If you were to walk into the Camdenton McDonald’s on any given day between 7:30 and 9 a.m., chances are you will see a group of locals sitting at a round table laughing, sharing stories and relishing on the latest gossip. The obvious leader of the pack is no other than 93-year-old Grant Richards. Stories are Richards’ specialty. If you want to know how this came to be or why something is the way it is, chances are Richards will know the answer. And at 93, he still remembers it all.
Richards’ life revolves around his family, the family newspaper and Rotary. His father, G. T. Richards, began the Camdenton Rotary Club with a friend in 1937. Richards joined Rotary in 1945 when he returned to the area after serving in the Navy. Nearly 68 years later he is still an active member and has yet to miss a meeting. If he has to be out of town for any reason, he is sure to make it up by attending a meeting at another area Rotary Club.
“My dad had perfect attendance till he died. That was 43 years,” recalled Richards. “I used to always tell him, ‘I can beat your record ‘cause I’m younger.’ It became a habit,” he said. And beat the record he did.
The Richards family moved to Camdenton, Missouri in 1937 by way of Michigan. They founded the Reveille newspaper, now known as the Lake Sun. Richards joined the U.S. Navy and was away for a few years before returning to the Camdenton area to join the family business. In the meantime, he married his sweetheart, Francis Marie, whom he met at a high school baseball game.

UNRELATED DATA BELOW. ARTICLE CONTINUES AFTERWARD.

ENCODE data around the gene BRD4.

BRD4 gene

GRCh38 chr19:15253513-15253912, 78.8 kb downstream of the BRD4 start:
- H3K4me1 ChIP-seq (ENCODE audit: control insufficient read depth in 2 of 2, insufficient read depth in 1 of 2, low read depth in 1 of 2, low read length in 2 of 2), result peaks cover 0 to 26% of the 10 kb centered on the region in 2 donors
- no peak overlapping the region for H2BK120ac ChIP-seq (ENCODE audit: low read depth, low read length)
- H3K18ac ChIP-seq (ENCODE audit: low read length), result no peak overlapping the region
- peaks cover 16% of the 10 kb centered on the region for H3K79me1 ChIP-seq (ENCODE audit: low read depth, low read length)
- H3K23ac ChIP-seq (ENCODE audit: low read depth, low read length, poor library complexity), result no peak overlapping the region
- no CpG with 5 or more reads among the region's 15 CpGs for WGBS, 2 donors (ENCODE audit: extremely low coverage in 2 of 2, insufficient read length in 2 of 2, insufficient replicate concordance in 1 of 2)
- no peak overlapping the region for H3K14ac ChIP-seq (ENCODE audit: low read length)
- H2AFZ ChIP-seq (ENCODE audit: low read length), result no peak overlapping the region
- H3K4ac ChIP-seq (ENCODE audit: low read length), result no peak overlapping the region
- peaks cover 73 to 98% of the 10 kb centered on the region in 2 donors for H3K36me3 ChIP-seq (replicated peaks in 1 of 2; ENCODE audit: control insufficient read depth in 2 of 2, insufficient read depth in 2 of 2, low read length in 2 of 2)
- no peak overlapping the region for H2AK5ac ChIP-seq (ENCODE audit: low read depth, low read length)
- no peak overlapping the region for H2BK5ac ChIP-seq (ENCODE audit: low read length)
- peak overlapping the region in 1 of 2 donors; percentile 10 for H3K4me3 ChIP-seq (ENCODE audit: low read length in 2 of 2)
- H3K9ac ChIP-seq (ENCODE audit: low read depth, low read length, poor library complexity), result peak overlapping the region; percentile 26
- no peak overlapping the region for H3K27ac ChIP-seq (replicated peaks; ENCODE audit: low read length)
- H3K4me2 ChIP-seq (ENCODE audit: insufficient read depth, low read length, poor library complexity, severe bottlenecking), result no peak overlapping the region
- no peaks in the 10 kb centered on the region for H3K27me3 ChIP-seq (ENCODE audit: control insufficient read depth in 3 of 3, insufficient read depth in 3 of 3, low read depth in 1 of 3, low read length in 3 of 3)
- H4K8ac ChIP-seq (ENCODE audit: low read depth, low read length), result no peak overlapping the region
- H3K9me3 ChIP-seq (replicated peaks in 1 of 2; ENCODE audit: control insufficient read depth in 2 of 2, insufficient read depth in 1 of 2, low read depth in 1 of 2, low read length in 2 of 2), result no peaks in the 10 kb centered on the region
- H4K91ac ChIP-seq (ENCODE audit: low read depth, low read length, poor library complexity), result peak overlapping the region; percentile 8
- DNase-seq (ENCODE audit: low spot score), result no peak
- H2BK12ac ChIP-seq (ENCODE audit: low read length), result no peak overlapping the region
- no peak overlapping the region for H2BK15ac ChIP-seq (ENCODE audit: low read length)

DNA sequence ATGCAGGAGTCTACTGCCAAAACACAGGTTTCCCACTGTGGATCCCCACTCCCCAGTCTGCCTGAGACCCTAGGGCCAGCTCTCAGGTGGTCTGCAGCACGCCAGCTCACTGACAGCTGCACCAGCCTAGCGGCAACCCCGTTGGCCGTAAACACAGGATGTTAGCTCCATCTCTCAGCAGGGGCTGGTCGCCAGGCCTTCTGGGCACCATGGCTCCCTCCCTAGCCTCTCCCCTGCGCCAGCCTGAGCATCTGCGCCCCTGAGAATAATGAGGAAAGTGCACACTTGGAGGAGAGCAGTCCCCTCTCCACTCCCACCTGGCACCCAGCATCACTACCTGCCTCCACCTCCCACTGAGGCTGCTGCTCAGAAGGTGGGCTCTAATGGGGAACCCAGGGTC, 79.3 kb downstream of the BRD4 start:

“I thought she was so pretty. I just had to go out with her,” he recalled.
He married her when he first joined “the service” as he calls it. He remembers being engaged and needing to get home for the wedding. He had yet to be sworn in and said they were not going to let him off.
“I told them either they were going to give me time off or I was going anyway,” Richards said. Needless to say, he got his ten days of vacation and was able to marry his Francis Marie like he had planned.
Richards’ wife died in 2000, leaving behind her husband and two grown children. Their son, Ted, is a teacher in the Dallas, Texas area and has two children of his own. Their daughter, Susan, lives in Kansas City.
Richards has advice for younger generations: “Live good. Have fun,” he says simply. His upbeat and young attitude makes it clear that this walking history buff has “lived good” and still knows how to “have fun.”